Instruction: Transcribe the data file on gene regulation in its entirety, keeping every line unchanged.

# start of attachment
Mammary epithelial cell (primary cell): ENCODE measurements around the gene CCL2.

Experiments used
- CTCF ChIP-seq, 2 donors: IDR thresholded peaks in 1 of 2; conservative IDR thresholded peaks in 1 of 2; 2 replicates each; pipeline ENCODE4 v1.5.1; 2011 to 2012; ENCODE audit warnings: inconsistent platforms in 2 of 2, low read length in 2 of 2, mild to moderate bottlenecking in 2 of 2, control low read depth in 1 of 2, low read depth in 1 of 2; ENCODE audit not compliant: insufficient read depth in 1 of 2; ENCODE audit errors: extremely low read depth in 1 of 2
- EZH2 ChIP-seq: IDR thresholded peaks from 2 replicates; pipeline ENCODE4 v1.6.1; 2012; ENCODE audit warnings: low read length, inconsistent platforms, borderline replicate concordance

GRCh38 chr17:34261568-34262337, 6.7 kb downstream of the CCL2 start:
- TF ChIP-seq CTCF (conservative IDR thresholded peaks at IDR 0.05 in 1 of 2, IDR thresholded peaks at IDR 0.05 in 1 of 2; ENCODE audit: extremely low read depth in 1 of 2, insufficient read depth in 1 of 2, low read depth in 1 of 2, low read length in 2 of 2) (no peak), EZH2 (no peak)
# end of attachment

Mammary epithelial cell (primary cell): ENCODE measurements around the gene CCL2.

Experiments used
- CTCF ChIP-seq, 2 donors: IDR thresholded peaks in 1 of 2; conservative IDR thresholded peaks in 1 of 2; 2 replicates each; pipeline ENCODE4 v1.5.1; 2011 to 2012; ENCODE audit warnings: inconsistent platforms in 2 of 2, low read length in 2 of 2, mild to moderate bottlenecking in 2 of 2, control low read depth in 1 of 2, low read depth in 1 of 2; ENCODE audit not compliant: insufficient read depth in 1 of 2; ENCODE audit errors: extremely low read depth in 1 of 2
- EZH2 ChIP-seq: IDR thresholded peaks from 2 replicates; pipeline ENCODE4 v1.6.1; 2012; ENCODE audit warnings: low read length, inconsistent platforms, borderline replicate concordance

GRCh38 chr17:34261568-34262337, 6.7 kb downstream of the CCL2 start:
- TF ChIP-seq CTCF (conservative IDR thresholded peaks at IDR 0.05 in 1 of 2, IDR thresholded peaks at IDR 0.05 in 1 of 2; ENCODE audit: extremely low read depth in 1 of 2, insufficient read depth in 1 of 2, low read depth in 1 of 2, low read length in 2 of 2) (no peak), EZH2 (no peak)